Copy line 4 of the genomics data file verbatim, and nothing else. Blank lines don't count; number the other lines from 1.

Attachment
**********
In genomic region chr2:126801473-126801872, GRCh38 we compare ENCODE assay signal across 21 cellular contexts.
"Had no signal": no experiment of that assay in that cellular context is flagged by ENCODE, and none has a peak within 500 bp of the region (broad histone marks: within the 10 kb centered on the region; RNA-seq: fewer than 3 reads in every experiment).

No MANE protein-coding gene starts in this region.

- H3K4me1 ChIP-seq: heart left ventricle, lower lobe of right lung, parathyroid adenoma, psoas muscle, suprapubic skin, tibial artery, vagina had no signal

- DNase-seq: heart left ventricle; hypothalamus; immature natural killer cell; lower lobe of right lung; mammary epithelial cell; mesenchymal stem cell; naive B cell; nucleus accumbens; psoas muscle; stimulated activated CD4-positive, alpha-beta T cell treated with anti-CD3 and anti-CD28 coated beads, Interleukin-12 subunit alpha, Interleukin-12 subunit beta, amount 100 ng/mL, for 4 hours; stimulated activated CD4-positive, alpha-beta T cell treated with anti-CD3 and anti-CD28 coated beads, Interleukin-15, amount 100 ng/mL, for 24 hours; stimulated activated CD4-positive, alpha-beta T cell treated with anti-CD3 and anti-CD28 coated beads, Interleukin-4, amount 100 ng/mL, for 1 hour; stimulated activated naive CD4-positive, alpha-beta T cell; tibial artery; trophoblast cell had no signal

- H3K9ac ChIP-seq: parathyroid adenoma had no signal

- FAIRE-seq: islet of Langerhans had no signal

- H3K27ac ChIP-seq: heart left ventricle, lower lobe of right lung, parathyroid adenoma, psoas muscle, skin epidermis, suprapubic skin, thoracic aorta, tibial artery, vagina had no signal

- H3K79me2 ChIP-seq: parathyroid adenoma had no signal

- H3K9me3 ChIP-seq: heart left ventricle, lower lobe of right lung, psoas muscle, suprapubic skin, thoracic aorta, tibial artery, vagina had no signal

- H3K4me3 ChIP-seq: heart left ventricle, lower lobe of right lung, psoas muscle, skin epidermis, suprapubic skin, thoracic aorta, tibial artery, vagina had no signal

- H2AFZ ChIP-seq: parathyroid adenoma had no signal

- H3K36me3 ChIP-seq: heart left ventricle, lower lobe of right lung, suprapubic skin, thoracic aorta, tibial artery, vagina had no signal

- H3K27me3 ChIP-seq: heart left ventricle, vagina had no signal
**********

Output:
- H3K4me1 ChIP-seq: heart left ventricle, lower lobe of right lung, parathyroid adenoma, psoas muscle, suprapubic skin, tibial artery, vagina had no signal